Paradox: Classically Modern

Paradox: Classically Modern

Many movies love the imagery surrounding the theme of the phoenix: in order for something to rise, it must first fall to ashes in a blaze of glory. Through pain and struggles, we find our true selves, and we are able to spread our wings and soar. This idea is pervasive through many cultures. Recently, in my travels I saw what it looks like when a city follows these cues.


On my way back to Maine, I was looking at flights and saw one airline connected through Frankfurt. As I looked further, I noticed I could get a 12 hour layover, and according to my research, this was ample time to get out and see the city. I found an awesome walking tour,Frankfurt on Foot, and I set the plan in motion. Everything I read was correct, it is an incredibly easy city to get in to. I dropped my carry on bags in a short term storage and hopped on the SBahn. Zum Römer!!

This is the Romer. It was originally the home of the Roman leader of this town, then it was the town hall. Now it is a beautiful city center.


Walking out of the train station, I was greeted with architectural history unknown to the Americas. It was a marvelous site indeed.

Beautiful clock tower near the train stop. The building on the right used to be a prison for minor offenses.


View from the bridge. This was the original watch tower as you came from the Saxon side of the river.


What I began to notice right away was the classical styles of the buildings and how that was met with modern enhancements.


As I made my way to the meeting point, I took in as much as I could. This was gorgeous. I had some sausages while I waited, at Hanz & Franz. The place might not be gourmet, but it was the best frankfurter I have ever had. I saw the signs and headed to join the tour group.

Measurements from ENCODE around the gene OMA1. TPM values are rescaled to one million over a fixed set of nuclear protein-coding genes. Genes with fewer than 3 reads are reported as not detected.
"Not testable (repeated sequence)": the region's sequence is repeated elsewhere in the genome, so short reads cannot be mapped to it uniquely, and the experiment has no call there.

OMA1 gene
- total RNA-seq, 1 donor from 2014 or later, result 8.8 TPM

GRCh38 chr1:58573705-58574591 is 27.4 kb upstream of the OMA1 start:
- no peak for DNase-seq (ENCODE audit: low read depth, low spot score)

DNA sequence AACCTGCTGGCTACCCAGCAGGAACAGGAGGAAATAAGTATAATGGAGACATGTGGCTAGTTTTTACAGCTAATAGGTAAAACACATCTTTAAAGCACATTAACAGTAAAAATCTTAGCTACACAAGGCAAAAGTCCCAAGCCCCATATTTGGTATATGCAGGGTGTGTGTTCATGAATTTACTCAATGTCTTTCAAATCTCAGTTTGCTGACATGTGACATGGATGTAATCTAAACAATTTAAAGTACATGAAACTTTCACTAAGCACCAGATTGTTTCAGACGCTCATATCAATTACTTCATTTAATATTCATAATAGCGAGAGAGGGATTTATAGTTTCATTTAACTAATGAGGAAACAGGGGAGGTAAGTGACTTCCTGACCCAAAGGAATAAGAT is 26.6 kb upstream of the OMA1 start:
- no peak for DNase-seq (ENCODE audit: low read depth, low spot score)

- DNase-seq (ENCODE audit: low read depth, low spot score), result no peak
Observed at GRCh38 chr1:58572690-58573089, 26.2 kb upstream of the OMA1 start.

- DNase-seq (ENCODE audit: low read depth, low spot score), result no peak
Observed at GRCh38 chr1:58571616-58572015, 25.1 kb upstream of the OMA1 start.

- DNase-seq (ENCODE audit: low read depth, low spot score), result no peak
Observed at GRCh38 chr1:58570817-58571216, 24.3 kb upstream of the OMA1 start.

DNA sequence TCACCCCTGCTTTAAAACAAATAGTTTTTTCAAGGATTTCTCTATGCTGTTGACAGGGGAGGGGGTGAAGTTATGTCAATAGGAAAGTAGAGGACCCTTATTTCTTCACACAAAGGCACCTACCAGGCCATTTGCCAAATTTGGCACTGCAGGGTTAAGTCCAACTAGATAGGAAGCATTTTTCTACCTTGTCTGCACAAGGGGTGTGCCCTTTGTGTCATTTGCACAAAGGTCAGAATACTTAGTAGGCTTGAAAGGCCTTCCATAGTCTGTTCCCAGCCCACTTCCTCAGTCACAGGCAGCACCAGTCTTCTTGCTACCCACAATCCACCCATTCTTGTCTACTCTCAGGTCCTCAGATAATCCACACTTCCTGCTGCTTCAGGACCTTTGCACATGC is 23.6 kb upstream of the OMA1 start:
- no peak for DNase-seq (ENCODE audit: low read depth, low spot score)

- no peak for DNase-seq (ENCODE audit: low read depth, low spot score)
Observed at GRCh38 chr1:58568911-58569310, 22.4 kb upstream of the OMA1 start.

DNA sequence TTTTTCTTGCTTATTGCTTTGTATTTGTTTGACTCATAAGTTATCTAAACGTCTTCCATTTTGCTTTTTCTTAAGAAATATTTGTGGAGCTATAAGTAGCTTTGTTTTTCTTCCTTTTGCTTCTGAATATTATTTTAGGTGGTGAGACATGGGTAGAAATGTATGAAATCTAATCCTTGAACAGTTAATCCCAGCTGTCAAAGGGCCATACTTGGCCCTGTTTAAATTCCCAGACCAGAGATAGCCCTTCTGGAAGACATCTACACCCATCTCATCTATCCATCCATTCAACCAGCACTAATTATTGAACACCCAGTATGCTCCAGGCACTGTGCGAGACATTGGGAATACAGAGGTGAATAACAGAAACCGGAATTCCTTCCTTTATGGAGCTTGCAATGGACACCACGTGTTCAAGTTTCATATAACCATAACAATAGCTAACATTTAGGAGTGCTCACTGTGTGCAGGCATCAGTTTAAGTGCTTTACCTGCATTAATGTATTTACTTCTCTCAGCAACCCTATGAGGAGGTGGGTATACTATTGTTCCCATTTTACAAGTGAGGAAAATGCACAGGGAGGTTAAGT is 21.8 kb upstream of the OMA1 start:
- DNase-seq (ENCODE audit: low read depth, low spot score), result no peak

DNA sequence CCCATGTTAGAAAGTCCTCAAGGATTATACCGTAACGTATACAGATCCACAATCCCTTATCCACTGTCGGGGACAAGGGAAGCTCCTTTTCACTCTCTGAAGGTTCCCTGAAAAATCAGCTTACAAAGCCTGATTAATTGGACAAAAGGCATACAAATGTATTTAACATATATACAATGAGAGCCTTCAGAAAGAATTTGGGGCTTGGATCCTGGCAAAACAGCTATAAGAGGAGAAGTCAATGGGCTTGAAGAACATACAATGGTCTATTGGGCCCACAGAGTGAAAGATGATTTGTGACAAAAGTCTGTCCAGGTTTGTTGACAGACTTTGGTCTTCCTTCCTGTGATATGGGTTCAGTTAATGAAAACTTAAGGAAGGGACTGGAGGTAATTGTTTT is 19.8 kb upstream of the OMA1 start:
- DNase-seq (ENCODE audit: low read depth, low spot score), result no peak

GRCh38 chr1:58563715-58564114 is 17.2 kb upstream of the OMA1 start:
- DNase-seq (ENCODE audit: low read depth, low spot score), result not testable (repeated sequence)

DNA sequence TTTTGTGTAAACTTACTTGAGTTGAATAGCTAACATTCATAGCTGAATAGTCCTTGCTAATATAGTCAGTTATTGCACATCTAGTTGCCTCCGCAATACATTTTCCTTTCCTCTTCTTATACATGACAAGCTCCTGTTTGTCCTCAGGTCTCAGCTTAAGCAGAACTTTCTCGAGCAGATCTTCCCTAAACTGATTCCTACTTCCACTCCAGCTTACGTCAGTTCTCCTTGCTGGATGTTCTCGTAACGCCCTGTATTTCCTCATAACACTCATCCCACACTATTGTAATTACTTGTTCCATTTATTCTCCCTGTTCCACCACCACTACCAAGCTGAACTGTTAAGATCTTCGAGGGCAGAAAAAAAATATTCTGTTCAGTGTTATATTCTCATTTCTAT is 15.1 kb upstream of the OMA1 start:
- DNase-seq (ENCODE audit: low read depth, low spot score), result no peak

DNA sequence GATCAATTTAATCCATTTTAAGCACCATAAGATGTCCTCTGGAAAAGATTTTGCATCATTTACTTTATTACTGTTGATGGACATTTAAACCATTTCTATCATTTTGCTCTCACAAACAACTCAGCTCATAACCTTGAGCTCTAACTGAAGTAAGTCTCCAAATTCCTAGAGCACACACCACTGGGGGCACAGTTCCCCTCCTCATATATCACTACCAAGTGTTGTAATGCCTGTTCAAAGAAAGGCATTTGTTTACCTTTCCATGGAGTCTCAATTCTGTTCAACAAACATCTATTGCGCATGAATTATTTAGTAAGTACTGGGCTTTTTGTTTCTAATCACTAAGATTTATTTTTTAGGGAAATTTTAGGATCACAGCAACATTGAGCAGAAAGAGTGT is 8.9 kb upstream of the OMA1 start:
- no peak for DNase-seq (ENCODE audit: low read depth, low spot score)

Awesome tour guide, Anne, using her hands (as usual)


Anne would be our fearless leader for the day. I feel like we walked 10 miles. But it was breathtaking. I continued to notice the modern/classic juxtaposition everywhere. As it turns out, during the war, a lot of the buildings were destroyed. The Allies used incendiary devices to torch the city, but, just like the Phoenix, Frankfurt rose from those ashes to become a relevant international city, despite its smaller size.

One of the houses was the original… To learn about it, you have to ask, or take the tour

We saw more in those 3 hours that I could talk about here. I just advise everyone to head over and see it yourself… you owe yourself that. I will be posting a bunch of pictures in subsequent posts.

A big part of the history in this city is the persecution of the Jewish people. Recently there are many efforts to commemorate the lives that have been lost over the centuries in Frankfurt. It is almost too heart-breaking to discuss.

These are the names of all Jewish residents from Frankfurt taken during the second world war. The rocks symbolize that someone has found their family and remembers them


The churches were truly marvelous. It was hard to capture the beauty with my simple Samsung phone, but I tried.

Life Application

All of this got me thinking. This phoenix allegory… how relevant is it to me and my life and the places I am currently seeing? I live in a city and culture that has centuries worth of history but they are progressing into a modern society. Religion as a whole is seeing these movements in all areas of culture and belief. Just like the buildings in Frankfurt: the facade still shows the culture and history, but the building is supported by the new infrastructure and growth. Neither part could exist without the other.

This may not make sense to you, and if not, then hey, just enjoy the beautiful pictures. But I can’t be the only one that sees this connection, this theme, even this phoenix mythology and how it links to modern things.

I want to continue to explore these thoughts as I travel. but until next time…

Who has put a lock on a bridge for love?


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